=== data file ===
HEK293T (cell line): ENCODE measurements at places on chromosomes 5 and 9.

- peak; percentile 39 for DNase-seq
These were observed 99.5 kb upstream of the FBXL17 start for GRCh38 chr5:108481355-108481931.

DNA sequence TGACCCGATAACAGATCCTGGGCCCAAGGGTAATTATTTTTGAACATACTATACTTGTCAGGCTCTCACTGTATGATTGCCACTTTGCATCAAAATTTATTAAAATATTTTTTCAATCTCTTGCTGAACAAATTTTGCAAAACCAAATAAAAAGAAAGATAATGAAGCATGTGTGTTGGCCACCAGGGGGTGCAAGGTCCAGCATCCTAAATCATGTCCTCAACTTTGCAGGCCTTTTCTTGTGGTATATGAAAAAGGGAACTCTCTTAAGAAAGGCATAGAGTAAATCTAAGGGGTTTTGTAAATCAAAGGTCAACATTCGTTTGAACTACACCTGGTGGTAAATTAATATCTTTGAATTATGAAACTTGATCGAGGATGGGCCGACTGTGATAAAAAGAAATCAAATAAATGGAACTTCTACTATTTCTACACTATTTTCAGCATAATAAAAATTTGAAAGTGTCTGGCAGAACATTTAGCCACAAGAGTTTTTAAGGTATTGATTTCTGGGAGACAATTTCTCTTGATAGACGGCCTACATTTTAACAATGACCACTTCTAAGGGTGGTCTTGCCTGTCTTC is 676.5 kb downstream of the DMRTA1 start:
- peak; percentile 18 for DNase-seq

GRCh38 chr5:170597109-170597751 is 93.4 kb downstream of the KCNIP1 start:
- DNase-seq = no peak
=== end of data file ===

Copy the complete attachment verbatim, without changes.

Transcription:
HEK293T (cell line): ENCODE measurements at places on chromosomes 5 and 9.

- peak; percentile 39 for DNase-seq
These were observed 99.5 kb upstream of the FBXL17 start for GRCh38 chr5:108481355-108481931.

DNA sequence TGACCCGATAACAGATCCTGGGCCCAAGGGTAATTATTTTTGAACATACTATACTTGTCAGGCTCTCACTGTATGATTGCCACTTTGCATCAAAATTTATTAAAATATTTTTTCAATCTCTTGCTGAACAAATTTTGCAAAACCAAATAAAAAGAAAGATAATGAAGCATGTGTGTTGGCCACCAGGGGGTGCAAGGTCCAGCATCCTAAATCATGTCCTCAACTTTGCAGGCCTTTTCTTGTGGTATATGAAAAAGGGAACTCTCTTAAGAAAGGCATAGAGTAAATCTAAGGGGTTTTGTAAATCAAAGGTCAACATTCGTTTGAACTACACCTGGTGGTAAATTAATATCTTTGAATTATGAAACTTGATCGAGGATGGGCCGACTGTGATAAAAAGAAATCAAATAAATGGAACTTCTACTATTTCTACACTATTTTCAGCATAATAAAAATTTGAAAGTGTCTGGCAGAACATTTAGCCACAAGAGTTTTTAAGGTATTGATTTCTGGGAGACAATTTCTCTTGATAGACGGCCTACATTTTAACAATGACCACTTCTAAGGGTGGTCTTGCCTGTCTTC is 676.5 kb downstream of the DMRTA1 start:
- peak; percentile 18 for DNase-seq

GRCh38 chr5:170597109-170597751 is 93.4 kb downstream of the KCNIP1 start:
- DNase-seq = no peak